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Mystery Plane

Fully aerobatic biplane, affordable to build and fly

By Patrick Panzera, Editor – Experimenter, EAA 555743

Mystery plane

Named “Best” in the combined Ultralight/Lightplane category during the 1992 EAA East Coast Fly-In at Wilmington, Delaware, this little biplane is robust enough to be competitive with the International Aerobatic Club’s intermediate level. The prototype, which took six months and $12,000 to build, first flew in 1986. After logging 120 hours, the designer/builder sold it for $15,000. But during those 120 hours, a second one was constructed in four months.

The H-2 Honey Bee, the brainchild of Bert Howland, is a strut-and-cable-braced aerobatic biplane with four, equal-span, 8-foot wing panels designed to handle g-loads of +8 to -6. Prototype and early versions used engines in the 40- to 46-hp range, but the designer later moved up to an engine of 65 hp as standard.

The plans originally provided for ailerons on the bottom wing only, but later a four-aileron option became available for those who wish a more responsive roll rate. When that option is selected, together with an engine in the 85-hp range or better (such as the Hirth F-30) and with an inverted fuel system, the H-2A is suitable for aerobatic competition. But like his other aircraft (the low-wing monoplane H-3 Pegasus), the H-2 was designed around the powerplant, in this case, a 40-hp Rotax 447 turning a 68 x 28 wooden propeller.

Bert Howland introduced a technique of TIG-welding (tungsten inert gas welding) the fuselage from square 6061-T6 aluminum tubing, yielding a strong and rugged fuselage frame that weighs only 24 pounds. The empennage is made from tubular round stock. The airfoil on the four equal-span wings is only 6-1/2-inch thick and consists of seven aluminum-capped foam ribs per panel with a D-cell leading edge spar and a C-section rear spar. The aircraft has been powered with engines from 40 to 95 hp. Homebuilder plans cost $250 and consist of 40 engineering drawings and designer construction notes.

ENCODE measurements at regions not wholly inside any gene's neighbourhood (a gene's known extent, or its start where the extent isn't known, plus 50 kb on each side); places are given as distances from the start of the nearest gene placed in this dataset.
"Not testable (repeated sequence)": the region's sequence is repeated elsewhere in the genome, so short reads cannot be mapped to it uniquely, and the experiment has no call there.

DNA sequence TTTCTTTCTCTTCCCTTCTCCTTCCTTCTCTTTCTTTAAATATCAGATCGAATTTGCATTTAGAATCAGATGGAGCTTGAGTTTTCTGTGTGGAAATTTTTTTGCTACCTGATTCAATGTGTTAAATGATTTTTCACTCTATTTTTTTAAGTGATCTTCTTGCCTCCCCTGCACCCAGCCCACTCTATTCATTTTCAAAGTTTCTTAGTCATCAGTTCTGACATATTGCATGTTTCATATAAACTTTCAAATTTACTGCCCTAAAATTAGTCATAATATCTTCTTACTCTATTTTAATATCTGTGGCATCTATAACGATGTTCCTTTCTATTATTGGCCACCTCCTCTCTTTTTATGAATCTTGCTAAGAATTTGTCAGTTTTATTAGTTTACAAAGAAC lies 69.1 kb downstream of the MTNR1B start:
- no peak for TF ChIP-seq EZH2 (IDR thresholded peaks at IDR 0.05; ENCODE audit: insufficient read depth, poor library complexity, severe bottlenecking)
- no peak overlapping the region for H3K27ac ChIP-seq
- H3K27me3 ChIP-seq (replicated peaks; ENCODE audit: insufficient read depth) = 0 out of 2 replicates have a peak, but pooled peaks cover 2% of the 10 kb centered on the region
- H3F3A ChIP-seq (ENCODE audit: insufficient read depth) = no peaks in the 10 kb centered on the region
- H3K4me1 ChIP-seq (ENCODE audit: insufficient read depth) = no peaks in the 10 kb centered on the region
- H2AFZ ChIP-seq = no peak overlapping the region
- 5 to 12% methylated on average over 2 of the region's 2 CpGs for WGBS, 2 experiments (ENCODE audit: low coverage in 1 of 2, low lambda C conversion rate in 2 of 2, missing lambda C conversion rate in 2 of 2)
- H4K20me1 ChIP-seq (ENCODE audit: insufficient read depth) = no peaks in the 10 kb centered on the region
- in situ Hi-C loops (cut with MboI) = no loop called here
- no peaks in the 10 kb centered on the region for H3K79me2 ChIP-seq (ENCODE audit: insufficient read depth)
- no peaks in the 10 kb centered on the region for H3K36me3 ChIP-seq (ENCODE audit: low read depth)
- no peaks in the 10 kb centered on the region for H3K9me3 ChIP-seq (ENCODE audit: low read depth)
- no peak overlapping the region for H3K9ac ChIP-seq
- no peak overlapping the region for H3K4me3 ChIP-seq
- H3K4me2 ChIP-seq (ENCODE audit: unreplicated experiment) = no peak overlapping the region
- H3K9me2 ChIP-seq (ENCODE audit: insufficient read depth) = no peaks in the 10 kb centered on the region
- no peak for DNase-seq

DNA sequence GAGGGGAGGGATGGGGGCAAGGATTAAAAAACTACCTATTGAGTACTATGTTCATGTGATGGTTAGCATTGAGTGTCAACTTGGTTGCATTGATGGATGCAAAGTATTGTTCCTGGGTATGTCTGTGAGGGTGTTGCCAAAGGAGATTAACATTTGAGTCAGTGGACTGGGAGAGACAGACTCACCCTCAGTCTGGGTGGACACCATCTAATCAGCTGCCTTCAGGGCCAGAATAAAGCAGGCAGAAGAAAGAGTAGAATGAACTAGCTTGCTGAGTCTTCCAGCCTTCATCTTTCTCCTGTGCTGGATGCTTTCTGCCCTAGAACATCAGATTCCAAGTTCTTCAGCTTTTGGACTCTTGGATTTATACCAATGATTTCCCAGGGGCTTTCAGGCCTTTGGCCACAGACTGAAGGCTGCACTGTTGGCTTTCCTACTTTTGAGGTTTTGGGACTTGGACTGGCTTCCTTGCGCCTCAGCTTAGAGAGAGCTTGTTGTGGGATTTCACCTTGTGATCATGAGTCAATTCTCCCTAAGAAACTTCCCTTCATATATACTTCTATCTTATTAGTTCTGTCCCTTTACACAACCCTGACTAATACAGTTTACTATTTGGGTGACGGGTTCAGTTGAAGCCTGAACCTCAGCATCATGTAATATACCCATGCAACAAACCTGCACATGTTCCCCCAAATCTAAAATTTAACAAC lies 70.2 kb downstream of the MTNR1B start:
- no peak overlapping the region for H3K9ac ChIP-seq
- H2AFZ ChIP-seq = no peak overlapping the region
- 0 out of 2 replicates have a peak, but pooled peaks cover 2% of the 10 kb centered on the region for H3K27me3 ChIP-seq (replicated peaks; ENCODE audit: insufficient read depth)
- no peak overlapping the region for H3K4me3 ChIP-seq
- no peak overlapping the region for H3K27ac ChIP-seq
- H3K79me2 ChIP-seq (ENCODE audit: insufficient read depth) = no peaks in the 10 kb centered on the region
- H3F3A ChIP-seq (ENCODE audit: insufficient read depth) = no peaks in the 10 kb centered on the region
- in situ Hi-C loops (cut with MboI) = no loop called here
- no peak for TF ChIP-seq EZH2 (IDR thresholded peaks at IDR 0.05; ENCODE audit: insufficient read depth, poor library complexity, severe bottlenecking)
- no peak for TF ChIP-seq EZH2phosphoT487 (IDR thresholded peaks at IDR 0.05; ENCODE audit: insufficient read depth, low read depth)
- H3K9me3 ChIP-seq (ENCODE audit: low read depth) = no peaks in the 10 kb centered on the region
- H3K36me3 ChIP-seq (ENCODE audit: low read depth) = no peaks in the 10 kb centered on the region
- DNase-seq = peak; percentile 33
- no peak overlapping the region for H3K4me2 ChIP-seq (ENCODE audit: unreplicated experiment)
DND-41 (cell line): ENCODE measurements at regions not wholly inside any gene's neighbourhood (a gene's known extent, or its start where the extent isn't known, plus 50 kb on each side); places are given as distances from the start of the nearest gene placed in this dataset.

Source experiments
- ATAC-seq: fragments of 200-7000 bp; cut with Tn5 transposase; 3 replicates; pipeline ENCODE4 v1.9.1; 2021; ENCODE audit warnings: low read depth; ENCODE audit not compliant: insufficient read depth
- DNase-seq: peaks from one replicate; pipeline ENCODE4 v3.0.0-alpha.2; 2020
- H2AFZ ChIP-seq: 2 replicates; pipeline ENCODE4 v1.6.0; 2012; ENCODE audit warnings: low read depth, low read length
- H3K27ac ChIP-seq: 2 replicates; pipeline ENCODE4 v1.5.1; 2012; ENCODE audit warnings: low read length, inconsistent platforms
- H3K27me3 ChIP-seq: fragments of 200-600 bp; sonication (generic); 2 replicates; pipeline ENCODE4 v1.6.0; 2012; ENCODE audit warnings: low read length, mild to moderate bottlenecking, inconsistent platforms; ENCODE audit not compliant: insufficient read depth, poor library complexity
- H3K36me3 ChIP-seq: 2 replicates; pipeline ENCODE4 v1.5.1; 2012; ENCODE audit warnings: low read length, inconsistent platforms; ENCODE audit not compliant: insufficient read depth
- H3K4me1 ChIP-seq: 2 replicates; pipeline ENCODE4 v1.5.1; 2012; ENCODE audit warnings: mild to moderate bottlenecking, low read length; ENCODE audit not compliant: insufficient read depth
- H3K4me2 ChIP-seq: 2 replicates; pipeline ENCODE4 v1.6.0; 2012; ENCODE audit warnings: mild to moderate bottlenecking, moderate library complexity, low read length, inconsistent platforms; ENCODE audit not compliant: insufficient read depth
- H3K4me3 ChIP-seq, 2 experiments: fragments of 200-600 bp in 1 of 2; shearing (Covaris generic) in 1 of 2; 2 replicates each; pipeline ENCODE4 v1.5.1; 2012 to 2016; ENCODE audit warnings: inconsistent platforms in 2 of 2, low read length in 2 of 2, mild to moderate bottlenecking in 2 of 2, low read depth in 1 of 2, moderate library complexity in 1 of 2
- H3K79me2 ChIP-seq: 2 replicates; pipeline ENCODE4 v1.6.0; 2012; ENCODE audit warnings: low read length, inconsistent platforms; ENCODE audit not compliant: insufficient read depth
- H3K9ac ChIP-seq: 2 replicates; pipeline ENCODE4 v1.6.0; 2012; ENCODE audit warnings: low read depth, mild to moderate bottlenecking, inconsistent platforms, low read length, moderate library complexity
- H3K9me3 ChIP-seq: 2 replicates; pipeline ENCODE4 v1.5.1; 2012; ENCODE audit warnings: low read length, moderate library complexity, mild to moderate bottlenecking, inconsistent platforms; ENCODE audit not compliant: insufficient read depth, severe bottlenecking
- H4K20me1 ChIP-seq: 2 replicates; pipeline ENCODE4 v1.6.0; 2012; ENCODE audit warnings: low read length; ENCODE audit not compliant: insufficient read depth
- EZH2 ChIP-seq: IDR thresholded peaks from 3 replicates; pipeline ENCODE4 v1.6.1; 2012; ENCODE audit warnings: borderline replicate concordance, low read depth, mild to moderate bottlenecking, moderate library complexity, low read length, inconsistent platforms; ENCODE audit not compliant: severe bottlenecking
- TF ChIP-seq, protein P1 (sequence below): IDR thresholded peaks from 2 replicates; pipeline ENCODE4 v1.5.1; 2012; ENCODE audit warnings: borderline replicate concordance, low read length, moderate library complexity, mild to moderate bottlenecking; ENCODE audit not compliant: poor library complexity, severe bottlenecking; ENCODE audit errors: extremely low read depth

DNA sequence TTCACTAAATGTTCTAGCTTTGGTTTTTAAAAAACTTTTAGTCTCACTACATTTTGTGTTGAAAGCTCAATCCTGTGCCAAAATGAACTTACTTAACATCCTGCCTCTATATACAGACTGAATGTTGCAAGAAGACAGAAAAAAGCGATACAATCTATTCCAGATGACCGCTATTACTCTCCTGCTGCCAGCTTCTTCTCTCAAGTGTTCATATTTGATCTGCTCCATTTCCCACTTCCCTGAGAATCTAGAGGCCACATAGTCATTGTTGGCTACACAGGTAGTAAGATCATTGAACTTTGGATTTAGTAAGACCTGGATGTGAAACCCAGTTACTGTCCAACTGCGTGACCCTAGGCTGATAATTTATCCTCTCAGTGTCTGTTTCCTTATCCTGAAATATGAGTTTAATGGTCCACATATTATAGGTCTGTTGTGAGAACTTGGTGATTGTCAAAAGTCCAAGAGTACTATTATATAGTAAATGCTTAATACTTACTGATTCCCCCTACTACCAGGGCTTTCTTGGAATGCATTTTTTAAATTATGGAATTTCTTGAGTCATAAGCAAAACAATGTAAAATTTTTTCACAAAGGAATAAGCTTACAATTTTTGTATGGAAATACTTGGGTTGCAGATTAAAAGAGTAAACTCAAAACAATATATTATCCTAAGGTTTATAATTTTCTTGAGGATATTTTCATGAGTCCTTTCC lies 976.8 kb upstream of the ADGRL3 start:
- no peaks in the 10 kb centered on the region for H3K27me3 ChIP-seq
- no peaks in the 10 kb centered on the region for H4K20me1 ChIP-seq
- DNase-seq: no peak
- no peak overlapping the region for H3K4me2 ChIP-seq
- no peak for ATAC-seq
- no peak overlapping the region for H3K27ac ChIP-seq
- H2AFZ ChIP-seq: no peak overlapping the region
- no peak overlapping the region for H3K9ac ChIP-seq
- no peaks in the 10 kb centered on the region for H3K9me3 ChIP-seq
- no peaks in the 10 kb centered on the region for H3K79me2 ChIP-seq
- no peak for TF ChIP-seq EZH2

The design is simple and straightforward with no surprises. The fuel tank is located between the firewall and instrument panel with no fuel in the wings. But it only holds 5 gallons. The entire plane is fabric covered, with Ceconite being the material of choice, and the estimated build time is a little over 300 hours. A TIG welder is required to build this plane.

For more information, contact:

Classic Aero Enterprises
343 Wrexham Court #101D
Hampton, VA 23669

H-2 Honey Bee Specifications



19 feet

Wing area

140 square feet

Overall length

15 feet, 8 inches


6 feet, 1 inch

Empty weight

335 to 496 pounds

Gross weight

550 to 750 pounds



40 to 95 hp


60 to 69 inches, 2-blade


Hirth F-30 or Rotax, hp range  65 to 95

Fuel capacity

10 to 12 U.S. gallons


Top speed

68 to 80 mph

Cruise speed

55 to 68 mph

Stall (power off)

25 to 35 mph

Design load at 550 pounds gross weight

+8g, -6g

Climb rate

400 to 850 feet/minute

Takeoff distance

125 to 200 feet

Landing run

150 to 275 feet

Fuel capacity

7.5 to 12 gallons

Service ceiling

9,500 feet


130 nautical miles

From the Wicks Aircraft Supply catalog:
Description – Part Number – Price       
H-2A Honey Bee aluminum kit H2A-001 $1,467.61
H-2A Honey Bee steel H2A-002 $112.14
H-2A Honey Bee stainless steel H2A-003 $42.95
H-2A Honey Bee hardware kit H2A-005 $961.48
H-2A Honey Bee covering H2A-006 $1,293.24
H-2A Honey Bee miscellaneous H2A-007 $131.92


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